You gotta love it when a plan comes together. You are looking westerly here at the top of White Oak Mountain in Van Buren County, Arkansas. Recent overcast has burned off at precisely the right time, leaving a few fluffy remnants to properly decorate the atmosphere. The trees just off the crest in the foreground are slightly backlit against the mountains in the background. Eye candy if there ever was such a thing.
Sunday, November 6, 2011
I was anticipating a November 5th trip through the Ozarks like a hungry lion, ravenous after eyeing prey for the first time in a week. The forecast was for cloudless skies illuminated by a brilliant fall sun — textbook conditions for photographing fall leaves, which I was told by a reliable source were at or near peak. Hallelujah! Eureka! Zippitydoo-dah! Don't git no better'n this.
My first hint that I was sadly misinformed came in the morning with my first glance outside. Grungy, milky skies greeting my disbelieving eyes. "Oh well, it will burn off," I muttered under my breath.
After a lumberjack breakfast with a couple of my "fellow travelers," I headed out with high hopes for the burn off. But after a couple of hours and very few shots, things did not get any better. More muttering incoherently under my breath.
After two hours or so, I reached my ultimate target for the day, a county road starting from the north off Arkansas Highway 16 and running west of Rupert in Van Buren County, Arkansas. Dabney Road is what they call it now. My map calls it County Road 75. It meanders southwest and changes names several times before it pops out of the boondocks at Appleton onto Arkansas Highway 124 in Conway County.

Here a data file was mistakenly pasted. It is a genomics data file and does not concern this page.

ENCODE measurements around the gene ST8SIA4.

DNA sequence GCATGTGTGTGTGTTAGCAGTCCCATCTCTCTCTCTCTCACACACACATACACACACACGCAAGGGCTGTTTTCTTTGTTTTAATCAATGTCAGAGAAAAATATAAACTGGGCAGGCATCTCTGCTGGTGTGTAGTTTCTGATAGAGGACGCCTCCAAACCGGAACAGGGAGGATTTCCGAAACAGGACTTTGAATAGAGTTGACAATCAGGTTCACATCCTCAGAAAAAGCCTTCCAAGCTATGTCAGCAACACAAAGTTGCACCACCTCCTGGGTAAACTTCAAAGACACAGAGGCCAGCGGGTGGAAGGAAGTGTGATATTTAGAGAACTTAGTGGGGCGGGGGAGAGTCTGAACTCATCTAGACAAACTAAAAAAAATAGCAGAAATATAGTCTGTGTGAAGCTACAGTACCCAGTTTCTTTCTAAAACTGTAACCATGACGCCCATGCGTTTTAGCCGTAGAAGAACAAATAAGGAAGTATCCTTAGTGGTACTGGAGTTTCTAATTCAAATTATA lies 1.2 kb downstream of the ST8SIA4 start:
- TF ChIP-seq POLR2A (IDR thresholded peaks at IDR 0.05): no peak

What a surprise! As I was tooling along White Oak Mountain Road, my eyes were glued west to see what was developing illumination-wise. I spied the scene you see at the top of the page and piled out of the truck to shoot it. I never bothered to look east. When I turned to head back to the truck, I saw the tree above and stopped in my tracks. Another lesson. Clearings on mountain tops are like railroad crossings. Look both ways dummy.
One of the names the road assumes as it winds through the boondocks is "White Oak Mountain Road." At that point it climbs the mountain and runs along the crest for a nice distance, offering some spectacular views. About the time the name segued to "White Oak Mountain," the overcast melted and I was forced to look in my side mirror and mutter under my breath, "Oh ye of little faith." It was the light, "the golden hour," for which photographers hunger and thirst. For the rest of the trip, ol' Sol' lit the way like gangbusters.
Shaking off my shame, I decided that if I was going to have an object lesson in faith, then having it delivered on the top of White Oak Mountain, surrounded by a display of brilliant fall leaves, would be one of my top choices. So I got my lesson in a preferred place. Now if I can only remember this lesson the next time. Given my human frailties, fat chance.
N O T E S:
Most of the time, there is more to the Photo of the Week story than can be told in an essay. And most of the time there are more pictures to be seen. Presuming that some folk will enjoy being privy to this trove of information, I have created a blog, “Weekly Grist for the Eyes and Mind,” where I am showing and telling “the rest of the story." There are also some blatantly commercial mentions of some of the things we do to earn our beans and taters. Click on the Weekly Grist logo and go to the blog. — J. D.